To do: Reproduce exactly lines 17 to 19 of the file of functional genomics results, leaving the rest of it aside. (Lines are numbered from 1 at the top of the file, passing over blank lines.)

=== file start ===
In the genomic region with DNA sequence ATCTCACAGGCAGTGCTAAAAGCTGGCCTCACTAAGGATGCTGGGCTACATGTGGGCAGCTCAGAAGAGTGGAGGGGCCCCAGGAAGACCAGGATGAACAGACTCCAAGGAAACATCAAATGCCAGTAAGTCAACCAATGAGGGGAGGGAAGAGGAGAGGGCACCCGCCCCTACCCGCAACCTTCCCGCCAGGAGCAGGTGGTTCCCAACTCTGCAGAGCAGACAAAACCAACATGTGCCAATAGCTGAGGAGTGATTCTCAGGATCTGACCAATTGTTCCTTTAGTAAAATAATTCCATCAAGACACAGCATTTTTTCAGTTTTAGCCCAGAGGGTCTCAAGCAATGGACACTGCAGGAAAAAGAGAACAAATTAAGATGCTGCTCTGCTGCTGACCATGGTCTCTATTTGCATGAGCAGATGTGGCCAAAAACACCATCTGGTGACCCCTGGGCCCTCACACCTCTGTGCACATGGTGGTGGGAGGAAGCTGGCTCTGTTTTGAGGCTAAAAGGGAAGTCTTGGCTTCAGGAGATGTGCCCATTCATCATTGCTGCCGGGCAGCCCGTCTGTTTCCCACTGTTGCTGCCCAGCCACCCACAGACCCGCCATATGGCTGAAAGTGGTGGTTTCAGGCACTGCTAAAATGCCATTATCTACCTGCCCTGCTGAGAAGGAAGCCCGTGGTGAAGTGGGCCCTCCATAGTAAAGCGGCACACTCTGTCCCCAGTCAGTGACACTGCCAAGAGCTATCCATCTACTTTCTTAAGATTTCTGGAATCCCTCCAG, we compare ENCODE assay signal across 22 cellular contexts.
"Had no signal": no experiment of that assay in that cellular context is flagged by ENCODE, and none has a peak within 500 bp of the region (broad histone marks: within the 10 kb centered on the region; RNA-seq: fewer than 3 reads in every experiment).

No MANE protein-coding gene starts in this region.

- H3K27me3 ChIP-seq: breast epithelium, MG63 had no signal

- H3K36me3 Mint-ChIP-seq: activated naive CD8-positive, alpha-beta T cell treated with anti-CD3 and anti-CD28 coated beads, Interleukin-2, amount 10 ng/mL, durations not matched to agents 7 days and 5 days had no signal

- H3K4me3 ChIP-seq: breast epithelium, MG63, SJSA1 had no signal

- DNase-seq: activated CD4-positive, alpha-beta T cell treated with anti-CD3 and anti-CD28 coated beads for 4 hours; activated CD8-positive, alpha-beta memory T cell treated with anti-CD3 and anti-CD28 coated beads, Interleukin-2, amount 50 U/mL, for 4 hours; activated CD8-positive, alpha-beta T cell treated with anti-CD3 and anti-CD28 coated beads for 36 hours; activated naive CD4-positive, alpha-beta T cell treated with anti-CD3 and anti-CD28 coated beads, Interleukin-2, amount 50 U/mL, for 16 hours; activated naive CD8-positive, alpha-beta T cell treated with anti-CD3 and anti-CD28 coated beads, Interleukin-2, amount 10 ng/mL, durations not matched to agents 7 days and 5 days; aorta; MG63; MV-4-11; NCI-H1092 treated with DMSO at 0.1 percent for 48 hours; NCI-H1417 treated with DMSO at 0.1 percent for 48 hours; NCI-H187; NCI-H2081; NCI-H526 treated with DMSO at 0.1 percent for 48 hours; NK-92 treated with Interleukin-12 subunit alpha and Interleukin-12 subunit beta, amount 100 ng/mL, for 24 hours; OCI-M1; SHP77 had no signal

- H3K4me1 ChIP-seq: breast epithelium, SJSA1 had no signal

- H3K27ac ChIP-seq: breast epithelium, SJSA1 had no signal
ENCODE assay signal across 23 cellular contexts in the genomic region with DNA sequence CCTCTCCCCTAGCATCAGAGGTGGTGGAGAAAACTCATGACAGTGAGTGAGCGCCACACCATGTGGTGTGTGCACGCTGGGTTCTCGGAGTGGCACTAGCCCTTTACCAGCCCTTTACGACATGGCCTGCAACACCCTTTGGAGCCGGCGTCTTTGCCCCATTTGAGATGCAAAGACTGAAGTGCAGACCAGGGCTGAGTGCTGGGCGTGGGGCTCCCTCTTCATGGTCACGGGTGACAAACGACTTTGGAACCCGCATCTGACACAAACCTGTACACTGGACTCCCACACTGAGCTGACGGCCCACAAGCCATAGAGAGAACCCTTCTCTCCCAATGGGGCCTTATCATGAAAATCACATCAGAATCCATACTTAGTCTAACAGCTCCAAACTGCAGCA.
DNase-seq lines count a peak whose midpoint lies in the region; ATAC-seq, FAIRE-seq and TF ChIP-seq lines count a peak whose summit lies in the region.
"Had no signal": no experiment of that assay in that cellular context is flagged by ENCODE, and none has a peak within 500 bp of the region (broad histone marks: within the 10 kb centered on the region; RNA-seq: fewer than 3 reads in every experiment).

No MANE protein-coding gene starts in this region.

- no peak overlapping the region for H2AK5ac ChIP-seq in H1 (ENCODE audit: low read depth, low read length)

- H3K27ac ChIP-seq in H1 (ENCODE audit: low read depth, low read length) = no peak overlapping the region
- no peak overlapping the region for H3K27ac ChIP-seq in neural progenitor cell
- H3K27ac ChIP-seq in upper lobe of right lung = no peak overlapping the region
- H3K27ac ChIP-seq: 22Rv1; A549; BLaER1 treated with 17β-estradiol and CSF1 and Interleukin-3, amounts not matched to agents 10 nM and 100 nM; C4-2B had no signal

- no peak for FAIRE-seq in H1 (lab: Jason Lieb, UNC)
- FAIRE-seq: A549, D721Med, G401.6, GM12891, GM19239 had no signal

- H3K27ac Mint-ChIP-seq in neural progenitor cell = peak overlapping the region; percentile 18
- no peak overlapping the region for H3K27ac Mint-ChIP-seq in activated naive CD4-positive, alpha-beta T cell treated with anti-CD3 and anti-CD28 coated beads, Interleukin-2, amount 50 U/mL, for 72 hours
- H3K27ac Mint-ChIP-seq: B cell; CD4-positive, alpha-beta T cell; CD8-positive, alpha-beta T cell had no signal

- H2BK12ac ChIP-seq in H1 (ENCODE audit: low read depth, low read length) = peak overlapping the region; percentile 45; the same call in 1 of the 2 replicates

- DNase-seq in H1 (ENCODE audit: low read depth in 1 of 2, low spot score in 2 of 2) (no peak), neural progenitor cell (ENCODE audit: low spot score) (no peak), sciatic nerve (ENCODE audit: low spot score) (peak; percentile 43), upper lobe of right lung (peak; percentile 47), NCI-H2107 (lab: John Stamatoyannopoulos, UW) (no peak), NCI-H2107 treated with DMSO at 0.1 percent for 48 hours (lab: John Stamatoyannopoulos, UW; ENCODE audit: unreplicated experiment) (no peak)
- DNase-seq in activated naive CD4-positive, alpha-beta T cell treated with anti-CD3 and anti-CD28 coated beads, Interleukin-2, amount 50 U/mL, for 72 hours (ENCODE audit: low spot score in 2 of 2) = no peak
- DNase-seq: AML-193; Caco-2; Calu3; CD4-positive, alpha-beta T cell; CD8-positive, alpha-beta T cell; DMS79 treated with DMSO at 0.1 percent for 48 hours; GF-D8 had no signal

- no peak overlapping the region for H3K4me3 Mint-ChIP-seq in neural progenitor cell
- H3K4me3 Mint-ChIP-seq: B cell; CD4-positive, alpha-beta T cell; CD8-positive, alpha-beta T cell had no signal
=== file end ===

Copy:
- H3K27ac ChIP-seq in upper lobe of right lung = no peak overlapping the region
- H3K27ac ChIP-seq: 22Rv1; A549; BLaER1 treated with 17β-estradiol and CSF1 and Interleukin-3, amounts not matched to agents 10 nM and 100 nM; C4-2B had no signal

- no peak for FAIRE-seq in H1 (lab: Jason Lieb, UNC)